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Learning from the best

WAIMEA — For Kauai High School senior Matthew Tamanaha, learning from a world champion was “really awesome.”

“To have somebody so talented, to be able to learn from him and work with him, is really special,” Tamanaha said. “You don’t really get that much exposure here on Kauai. So, I was really happy that he came out here.”

Westside Wrestling Club held a clinic Thursday evening headed by Logan Stieber, of Ohio, at the club’s wrestling room at Waimea Baptist Church.

Among his accomplishments, Stieber is a 2016 World Champion, a four-time NCAA champion for Ohio State University and a four-time high school state champion.

Stieber is one of just four wrestlers to win four NCAA national titles.

“It was fun. I was impressed because of how small the area is,” Stieber said of working with the local wrestlers. “I know there hasn’t been a ton of success, but the kids did a good job. They picked up things fast, and hopefully they learned a thing or two.”

About 20 of Kauai’s young wrestlers participated in the clinic — a USA Wrestling-sanctioned event. A few local wrestling coaches also attended as well as family members and friends who watched.

Tamanaha helped Stieber demonstrate moves for the group.

“Actually, I felt really grateful to be wrestling with him,” Tamanaha said. “Even if it wasn’t live — even if I was his (practice dummy) — just being able to wrestle with somebody that great, it was fun. I got to feel firsthand what it’s supposed to feel like, the pressure and techniques. I think that it’s something that you need to be able to feel in order to do the move right. I thought that was good for me.”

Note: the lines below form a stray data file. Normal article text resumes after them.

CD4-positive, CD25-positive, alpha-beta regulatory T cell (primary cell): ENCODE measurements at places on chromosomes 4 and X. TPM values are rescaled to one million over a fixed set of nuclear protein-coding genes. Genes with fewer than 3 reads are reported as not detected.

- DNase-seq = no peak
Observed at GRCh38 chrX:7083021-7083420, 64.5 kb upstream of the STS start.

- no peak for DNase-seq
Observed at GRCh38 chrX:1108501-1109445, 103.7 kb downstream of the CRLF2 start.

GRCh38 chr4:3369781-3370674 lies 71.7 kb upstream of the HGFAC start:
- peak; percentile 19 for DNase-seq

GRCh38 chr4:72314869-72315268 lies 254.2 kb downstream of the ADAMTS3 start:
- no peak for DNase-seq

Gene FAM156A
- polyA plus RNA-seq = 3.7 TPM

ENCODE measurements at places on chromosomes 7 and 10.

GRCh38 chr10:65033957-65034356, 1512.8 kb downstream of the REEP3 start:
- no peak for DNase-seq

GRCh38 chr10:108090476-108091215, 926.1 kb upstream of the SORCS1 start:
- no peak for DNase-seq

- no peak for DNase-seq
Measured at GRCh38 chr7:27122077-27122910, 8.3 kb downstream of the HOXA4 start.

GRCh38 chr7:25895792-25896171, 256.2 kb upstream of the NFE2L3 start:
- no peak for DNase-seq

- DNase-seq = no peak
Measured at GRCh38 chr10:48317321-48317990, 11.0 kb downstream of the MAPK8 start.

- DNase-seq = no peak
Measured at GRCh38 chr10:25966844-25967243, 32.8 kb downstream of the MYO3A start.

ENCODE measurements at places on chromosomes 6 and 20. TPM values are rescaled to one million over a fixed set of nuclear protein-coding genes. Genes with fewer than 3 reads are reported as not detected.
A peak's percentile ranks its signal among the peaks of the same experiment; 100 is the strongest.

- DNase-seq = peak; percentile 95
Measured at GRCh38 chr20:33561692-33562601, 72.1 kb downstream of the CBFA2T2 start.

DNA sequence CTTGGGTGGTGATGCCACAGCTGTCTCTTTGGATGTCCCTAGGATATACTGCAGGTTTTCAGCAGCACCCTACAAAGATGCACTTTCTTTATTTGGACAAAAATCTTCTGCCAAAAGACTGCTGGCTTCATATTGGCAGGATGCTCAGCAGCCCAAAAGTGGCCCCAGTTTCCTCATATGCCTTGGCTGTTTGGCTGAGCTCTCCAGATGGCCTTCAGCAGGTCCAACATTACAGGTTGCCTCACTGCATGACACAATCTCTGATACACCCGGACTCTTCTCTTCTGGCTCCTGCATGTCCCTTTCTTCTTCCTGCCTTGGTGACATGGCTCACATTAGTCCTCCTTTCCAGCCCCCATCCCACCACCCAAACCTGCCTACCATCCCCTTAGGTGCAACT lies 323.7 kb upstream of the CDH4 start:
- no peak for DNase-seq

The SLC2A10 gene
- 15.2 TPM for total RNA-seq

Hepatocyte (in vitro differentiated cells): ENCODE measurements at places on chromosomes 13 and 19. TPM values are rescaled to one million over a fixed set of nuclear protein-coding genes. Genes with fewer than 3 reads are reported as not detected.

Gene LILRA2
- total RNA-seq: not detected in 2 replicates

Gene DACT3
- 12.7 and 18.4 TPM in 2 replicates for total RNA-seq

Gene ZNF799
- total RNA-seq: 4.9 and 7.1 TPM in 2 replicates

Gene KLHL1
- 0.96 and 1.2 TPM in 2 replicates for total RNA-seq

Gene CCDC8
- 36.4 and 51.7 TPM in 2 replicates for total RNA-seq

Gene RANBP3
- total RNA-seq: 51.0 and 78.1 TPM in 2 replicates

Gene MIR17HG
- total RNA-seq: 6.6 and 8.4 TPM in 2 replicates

Westside Wrestling Club director Ray Pigott said having his club work with an athlete of Stieber’s caliber was great.

“Also, the fact that they all came on a school night, that’s good,” said Pigott.

“It shows they really respected who he was. I believe they got a lot out of it in a short period of time. So for the students who came, it’s really beneficial,” he continued.

After the two-hour clinic, the young practitioners had the chance to ask questions. Among the subjects brought up was the fact that Stieber came from a small town and small school in Ohio — similar to where Kauai’s youth are from.

“(I hope I) built the fire inside of them to want to keep getting better at wrestling, and hopefully picked up a skill,” Stieber said. “But really, just keep trying to get better at wrestling and that they continue to keep doing it. Wrestling has brought me to so many places.

“This was for vacation, but this is the second clinic I’ve done here. The first one was on Oahu, and then Kauai,” he continued. “Anytime I’m on vacation, I try to do a clinic. Wrestling has brought me to Hawaii for the first time a couple of years ago for a clinic. It brings me all over the world. So wrestling, it’s pretty special to me. If they can keep loving it and keep trying to get better, it can bring them to special places.”

Tamanaha said hearing Stieber’s story was inspiring.

“Coach Mac’s practices are always open on the Westside, but a lot of people don’t really come out,” he said. “It’s like him. Even if he comes from a small town, he still finds a way to work through it somehow. He finds a way to improve himself. I think that’s really something that I can take into myself and try to work on.”

The preseason for Kauai’s high school wrestlers is set for December, and the first Kauai Interscholastic Federation meet is set for January.

The upcoming KIF season will be just the sixth since wrestling became a league-sanctioned sport.

“We’re revving up on the high school season now,” Pigott said, who’s also the KIF wrestling tournament director. “We’re looking forward to that. This was kind of like a kick-start. I heard some of the other high school coaches talking with their students about, ‘When are we going to start practice?’ They’re hungry.”

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